English with Nab

How could English change that rapidly from Middle English (not understandable) to Modern English (understandable)?

It wasn’t a very rapid change; we are talking of a gradual shift over about 400 years. But let’s get the labels and approximate dates right first!Up to 1066, we have Old English.

Then the Normans arrive, speaking Norman French, and French becomes the language of the ruling class. Two entirely separate languages running in parallel. But William’s invasion force consisted basically of young men, and was pretty much an all-male affair. So naturally they tended to marry local girls, especially in situations where the land they had been granted as a reward for their services included a manor where the menfolk of the local Lord’s family had all been killed. So the wife speaks Old English, the husband speaks French, and their children will undoubtedly grow up speaking and understanding both. And possibly Celtic and Latin too, in many cases.That’s all happening by about 1100AD. And over the next three hundred years, the two main languages gradually merge, or rather a lot of French words and concepts are grafted onto the English stock, because all the basic language is definitely English.

By the time you get to Chaucer in the late 1390s, the language is definitely well-established Middle English, and really not that hard to read once you are used to it.By the 1490s, we have William Caxton printing in London, and spelling is becoming more fixed. He is very conscious that the language is still changing, and has to make conscious decisions in his printworks about which word he thinks will survive; there is a famous story he tells about the problem with the word for those things that birds lay is the word eyren, or egges?Another hundred years, and one William Shakespeare is in London, writing plays and poems at a considerable rate, in what we now call Early Modern English. And these plays are still performed in that same English, four hundred years later.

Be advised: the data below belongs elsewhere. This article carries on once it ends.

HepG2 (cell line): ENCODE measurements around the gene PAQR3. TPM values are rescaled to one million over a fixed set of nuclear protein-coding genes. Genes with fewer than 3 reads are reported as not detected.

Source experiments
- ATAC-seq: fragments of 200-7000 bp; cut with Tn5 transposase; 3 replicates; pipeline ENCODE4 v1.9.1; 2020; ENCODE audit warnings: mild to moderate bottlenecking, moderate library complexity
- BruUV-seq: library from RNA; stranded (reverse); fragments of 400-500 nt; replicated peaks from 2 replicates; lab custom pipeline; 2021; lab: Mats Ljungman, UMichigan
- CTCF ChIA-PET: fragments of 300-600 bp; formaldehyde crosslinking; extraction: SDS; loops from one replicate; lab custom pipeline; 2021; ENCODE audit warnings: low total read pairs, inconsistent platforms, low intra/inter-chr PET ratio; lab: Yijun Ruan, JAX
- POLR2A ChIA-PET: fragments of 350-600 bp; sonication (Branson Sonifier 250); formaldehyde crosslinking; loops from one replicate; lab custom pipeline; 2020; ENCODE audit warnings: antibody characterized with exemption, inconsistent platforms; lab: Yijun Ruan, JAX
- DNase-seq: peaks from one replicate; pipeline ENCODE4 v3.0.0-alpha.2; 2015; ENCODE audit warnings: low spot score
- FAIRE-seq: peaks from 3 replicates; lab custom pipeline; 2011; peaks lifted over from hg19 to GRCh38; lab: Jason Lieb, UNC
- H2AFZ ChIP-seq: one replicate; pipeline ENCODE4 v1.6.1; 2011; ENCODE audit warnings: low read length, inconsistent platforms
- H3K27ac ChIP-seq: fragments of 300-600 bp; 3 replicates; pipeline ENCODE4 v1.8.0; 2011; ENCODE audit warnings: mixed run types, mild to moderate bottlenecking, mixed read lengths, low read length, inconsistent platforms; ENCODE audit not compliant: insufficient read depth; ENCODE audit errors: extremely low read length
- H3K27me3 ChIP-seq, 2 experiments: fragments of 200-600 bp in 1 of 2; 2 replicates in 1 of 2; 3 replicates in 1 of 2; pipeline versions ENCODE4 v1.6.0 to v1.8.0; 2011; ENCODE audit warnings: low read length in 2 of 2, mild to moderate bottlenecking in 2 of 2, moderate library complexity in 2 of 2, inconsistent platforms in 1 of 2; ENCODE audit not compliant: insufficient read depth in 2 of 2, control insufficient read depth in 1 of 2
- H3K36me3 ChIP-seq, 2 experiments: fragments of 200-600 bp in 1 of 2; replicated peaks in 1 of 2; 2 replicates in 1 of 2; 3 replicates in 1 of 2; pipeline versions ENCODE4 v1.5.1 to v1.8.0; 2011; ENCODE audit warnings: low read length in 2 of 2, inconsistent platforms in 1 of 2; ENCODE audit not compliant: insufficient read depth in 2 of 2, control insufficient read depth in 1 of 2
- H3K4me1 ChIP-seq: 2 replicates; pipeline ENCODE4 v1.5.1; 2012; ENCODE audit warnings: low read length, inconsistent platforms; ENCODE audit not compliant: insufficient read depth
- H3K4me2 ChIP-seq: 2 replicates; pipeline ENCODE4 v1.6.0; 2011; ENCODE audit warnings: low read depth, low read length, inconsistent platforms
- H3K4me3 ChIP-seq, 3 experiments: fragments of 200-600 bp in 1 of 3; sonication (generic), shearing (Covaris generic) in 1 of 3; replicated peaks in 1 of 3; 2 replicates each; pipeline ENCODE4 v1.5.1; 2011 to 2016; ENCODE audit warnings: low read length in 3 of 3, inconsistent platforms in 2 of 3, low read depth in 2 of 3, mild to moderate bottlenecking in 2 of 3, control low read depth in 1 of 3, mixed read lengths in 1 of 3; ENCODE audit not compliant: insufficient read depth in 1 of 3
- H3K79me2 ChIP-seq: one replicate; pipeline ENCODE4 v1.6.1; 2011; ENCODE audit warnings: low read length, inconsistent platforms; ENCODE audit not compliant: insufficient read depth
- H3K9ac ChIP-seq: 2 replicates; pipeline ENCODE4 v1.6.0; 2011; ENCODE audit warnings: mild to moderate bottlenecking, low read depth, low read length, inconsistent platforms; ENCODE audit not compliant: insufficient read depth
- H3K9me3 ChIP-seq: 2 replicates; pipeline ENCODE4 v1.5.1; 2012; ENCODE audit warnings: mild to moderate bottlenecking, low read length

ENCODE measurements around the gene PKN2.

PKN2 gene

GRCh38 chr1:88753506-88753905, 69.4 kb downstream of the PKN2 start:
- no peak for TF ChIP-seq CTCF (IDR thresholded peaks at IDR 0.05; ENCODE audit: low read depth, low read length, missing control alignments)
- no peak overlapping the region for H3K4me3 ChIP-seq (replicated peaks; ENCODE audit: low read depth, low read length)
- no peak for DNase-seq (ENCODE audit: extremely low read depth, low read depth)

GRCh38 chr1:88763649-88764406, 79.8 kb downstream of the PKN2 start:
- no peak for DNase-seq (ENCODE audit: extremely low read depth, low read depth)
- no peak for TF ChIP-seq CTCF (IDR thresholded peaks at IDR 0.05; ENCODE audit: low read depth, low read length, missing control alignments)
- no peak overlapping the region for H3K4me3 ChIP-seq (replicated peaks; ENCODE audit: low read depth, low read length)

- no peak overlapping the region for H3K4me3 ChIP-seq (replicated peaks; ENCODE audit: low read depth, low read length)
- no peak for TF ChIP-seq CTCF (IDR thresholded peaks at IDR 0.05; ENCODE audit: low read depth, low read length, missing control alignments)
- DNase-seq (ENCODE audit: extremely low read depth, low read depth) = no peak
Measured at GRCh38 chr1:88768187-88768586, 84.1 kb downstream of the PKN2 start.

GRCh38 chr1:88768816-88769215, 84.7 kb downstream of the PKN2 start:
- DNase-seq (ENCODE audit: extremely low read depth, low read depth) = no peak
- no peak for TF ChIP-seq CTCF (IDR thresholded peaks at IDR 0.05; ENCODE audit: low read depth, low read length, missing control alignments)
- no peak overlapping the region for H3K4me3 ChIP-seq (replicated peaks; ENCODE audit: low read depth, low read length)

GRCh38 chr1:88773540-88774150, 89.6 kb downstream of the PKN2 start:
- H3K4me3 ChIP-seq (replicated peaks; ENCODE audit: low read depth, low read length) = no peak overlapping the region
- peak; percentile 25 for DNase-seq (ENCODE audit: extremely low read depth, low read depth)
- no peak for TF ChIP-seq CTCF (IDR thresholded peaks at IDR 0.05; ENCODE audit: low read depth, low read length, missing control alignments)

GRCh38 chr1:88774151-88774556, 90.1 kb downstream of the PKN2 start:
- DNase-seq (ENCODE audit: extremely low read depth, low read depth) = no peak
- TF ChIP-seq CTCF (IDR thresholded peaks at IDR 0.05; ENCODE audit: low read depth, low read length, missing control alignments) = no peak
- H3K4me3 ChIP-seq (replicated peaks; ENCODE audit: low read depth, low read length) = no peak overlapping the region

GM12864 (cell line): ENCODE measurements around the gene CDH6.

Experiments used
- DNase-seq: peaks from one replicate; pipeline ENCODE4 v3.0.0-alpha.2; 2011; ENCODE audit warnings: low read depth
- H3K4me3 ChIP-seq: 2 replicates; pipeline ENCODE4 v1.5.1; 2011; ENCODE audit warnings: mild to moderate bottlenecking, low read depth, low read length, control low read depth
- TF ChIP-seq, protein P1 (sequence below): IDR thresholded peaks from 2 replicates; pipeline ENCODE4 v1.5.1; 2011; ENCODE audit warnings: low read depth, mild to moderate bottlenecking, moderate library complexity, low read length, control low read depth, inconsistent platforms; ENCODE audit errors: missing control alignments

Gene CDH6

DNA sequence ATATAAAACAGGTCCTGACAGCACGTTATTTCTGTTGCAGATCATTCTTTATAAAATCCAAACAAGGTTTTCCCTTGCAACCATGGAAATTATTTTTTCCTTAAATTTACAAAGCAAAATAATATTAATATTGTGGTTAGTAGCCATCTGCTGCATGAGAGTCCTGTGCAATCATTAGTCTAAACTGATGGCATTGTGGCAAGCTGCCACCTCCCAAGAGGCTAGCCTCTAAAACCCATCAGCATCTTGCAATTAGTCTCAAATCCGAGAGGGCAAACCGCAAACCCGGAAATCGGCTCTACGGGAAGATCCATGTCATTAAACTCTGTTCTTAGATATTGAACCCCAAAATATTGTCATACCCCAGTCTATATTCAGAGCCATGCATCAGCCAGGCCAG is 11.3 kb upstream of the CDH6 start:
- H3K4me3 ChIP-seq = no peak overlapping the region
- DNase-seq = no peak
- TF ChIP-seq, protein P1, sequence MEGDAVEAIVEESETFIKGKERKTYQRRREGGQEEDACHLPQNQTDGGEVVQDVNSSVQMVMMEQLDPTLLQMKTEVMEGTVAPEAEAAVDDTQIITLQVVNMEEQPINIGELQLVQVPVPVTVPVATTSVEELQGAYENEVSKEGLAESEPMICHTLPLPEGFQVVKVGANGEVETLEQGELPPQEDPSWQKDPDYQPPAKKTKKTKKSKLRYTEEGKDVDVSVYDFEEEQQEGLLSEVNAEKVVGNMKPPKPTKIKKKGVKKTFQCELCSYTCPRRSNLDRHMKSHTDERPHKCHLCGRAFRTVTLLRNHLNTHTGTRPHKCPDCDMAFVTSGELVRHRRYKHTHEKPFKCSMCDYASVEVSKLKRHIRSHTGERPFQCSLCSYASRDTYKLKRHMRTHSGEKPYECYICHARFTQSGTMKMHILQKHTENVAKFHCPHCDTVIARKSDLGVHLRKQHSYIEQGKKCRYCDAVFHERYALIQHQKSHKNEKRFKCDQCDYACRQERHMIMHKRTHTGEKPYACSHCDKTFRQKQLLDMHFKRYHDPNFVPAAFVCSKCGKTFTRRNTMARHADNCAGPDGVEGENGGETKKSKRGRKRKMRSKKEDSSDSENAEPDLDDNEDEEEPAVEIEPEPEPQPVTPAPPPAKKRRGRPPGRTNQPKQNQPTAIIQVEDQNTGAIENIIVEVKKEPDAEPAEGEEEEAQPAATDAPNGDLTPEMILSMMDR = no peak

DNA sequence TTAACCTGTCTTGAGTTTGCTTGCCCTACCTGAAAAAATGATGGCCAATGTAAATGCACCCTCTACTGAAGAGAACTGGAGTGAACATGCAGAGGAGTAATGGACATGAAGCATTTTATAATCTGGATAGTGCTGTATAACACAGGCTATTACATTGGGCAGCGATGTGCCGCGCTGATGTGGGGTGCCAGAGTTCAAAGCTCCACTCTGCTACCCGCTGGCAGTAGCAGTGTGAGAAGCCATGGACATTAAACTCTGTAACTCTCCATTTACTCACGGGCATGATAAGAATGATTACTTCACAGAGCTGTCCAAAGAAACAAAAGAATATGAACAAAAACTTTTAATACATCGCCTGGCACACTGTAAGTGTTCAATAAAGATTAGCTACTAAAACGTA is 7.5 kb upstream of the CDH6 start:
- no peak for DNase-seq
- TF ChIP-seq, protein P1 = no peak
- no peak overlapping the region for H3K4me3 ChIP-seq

Yes, to begin with students find the language strange and difficult to read, but when watching the plays performed the difficulties evaporate.So from Old English and Norman French to Middle English and then to Early Modern English is a journey that takes about 500 years, from 1066 to the 1590s. And really, it’s not that rapid a process!

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